We played for an entire weekend, hardly pausing for sleep or food. It was an intoxicating experience as character after character was horribly killed to be replaced by another freshly created adventurer. After that we played regularly, but while others worked up new scenarios, I had it in mind to come up with a way we could have all the excitement of a roleplaying adventure without all the hard work of creating characters and drawing maps. At the back of my mind was a game I had designed while still a pupil at Morgan Academy in Dundee. It was called 'Rectocracy' and involved each player taking on the character of one of the teachers. You moved around the board, gradually working your way towards the centre, where you would try to make yourself Rector (headmaster/principal) of the school. I had a notion that I could use a similar layout to make a fantasy adventure game.
It Lives! It Lives!
As the characters in the game were meant to be as interesting as those in a roleplaying game, I gave each of them two or three special abilities and assigned them a moral rating of Good, Evil or Neutral. In addition to this they each had a Strength rating to represent their physical prowess, and a Craft rating to represent their mental and spiritual faculties. Spaces on the board represented a landscape where various encounters would take place by means of drawing cards. As the character moved around the board he would acquire gold, objects, followers and magic spells. He would also be able to increase his Strength and Craft.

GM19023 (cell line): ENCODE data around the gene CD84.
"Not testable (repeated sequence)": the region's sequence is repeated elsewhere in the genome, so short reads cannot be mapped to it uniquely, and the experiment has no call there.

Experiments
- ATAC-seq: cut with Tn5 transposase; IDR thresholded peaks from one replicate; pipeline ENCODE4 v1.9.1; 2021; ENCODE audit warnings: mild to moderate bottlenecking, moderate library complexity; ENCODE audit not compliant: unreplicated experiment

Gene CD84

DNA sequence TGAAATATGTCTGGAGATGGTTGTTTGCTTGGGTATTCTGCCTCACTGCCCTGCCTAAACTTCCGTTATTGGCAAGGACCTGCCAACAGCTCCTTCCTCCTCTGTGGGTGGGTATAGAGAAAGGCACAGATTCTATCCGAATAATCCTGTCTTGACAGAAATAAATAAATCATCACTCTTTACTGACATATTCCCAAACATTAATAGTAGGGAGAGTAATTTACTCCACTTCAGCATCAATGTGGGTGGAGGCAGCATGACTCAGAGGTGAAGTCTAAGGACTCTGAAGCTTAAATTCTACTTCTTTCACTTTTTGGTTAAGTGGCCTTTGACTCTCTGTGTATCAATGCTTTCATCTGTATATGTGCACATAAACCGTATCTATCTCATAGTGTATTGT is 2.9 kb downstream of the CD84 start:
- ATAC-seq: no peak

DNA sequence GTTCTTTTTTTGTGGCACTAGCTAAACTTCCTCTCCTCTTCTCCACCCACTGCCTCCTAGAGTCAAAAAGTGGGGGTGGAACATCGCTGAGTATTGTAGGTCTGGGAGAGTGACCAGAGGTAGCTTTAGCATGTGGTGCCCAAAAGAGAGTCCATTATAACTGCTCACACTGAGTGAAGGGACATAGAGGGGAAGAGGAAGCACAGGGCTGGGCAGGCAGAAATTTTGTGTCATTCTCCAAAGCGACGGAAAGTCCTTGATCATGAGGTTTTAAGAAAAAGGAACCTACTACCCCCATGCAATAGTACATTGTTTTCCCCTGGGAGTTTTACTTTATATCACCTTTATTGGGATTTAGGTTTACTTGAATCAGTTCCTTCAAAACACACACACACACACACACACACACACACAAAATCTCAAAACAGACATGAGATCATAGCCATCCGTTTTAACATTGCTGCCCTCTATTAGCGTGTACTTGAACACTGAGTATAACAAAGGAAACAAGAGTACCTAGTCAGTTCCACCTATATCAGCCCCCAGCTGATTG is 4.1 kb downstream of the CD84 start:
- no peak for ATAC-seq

As he grew more powerful the character would be able to make his way towards the centre of the board through increasingly dangerous regions until he finally reached the centre with the aid of a mystic talisman. At this point I was calling the game 'Necromancer' and at the centre of the board was the Necromancer's Isle, where a player would gain the means of killing off all of his rivals.